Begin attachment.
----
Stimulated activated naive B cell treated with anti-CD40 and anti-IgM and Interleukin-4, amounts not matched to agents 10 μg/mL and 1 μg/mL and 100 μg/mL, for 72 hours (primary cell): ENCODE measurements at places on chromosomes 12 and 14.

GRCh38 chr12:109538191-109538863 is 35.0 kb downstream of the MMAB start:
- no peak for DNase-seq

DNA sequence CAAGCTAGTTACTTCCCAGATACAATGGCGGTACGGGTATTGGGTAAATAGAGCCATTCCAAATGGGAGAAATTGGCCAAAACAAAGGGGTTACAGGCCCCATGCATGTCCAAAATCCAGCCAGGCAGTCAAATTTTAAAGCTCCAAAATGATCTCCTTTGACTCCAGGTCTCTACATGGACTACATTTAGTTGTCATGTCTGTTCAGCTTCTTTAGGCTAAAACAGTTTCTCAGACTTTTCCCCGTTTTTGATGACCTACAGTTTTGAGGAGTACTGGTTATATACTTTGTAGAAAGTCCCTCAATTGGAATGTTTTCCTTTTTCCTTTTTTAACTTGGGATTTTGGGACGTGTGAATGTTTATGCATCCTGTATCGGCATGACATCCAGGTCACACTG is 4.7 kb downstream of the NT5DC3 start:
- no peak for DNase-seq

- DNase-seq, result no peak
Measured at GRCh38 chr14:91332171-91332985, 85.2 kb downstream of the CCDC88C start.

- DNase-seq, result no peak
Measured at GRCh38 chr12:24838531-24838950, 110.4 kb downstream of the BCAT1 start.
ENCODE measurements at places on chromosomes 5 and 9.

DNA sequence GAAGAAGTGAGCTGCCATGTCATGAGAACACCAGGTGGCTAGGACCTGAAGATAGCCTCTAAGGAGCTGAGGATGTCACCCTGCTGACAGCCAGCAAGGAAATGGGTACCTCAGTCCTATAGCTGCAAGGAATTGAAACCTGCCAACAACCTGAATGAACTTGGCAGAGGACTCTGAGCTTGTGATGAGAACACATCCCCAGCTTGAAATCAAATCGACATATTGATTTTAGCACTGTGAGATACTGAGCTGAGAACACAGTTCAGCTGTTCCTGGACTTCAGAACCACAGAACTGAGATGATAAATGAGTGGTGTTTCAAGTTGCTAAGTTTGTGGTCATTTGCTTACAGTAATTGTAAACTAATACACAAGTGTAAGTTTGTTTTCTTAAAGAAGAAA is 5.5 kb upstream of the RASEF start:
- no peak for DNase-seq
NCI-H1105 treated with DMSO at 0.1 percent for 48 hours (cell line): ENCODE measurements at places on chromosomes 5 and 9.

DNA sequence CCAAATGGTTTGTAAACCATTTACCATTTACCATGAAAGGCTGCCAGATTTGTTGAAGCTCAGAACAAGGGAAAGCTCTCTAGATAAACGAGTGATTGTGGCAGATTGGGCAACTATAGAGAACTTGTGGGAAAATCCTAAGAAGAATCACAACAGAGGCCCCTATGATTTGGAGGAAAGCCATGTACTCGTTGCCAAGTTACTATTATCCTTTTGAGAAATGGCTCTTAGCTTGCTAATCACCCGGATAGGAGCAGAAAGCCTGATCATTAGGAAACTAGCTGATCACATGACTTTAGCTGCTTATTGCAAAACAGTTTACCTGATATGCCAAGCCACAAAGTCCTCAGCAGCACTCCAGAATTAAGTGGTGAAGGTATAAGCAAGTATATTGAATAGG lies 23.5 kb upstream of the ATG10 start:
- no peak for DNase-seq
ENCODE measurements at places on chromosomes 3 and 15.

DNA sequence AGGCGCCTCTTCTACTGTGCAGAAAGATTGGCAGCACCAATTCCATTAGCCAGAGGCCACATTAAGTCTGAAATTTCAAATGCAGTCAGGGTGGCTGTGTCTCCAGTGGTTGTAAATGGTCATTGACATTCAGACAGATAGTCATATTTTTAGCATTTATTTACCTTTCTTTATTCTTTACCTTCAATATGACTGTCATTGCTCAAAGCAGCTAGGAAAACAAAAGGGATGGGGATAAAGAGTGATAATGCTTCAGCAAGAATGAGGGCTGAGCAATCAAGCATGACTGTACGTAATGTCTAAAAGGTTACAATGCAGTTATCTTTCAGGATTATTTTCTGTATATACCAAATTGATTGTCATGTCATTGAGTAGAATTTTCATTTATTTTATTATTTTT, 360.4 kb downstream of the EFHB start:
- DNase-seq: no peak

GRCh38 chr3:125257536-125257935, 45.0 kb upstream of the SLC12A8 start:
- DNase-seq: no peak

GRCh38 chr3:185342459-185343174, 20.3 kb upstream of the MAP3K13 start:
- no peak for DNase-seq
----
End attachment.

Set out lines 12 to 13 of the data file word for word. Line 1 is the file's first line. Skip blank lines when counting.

- no peak for DNase-seq
NCI-H1105 treated with DMSO at 0.1 percent for 48 hours (cell line): ENCODE measurements at places on chromosomes 5 and 9.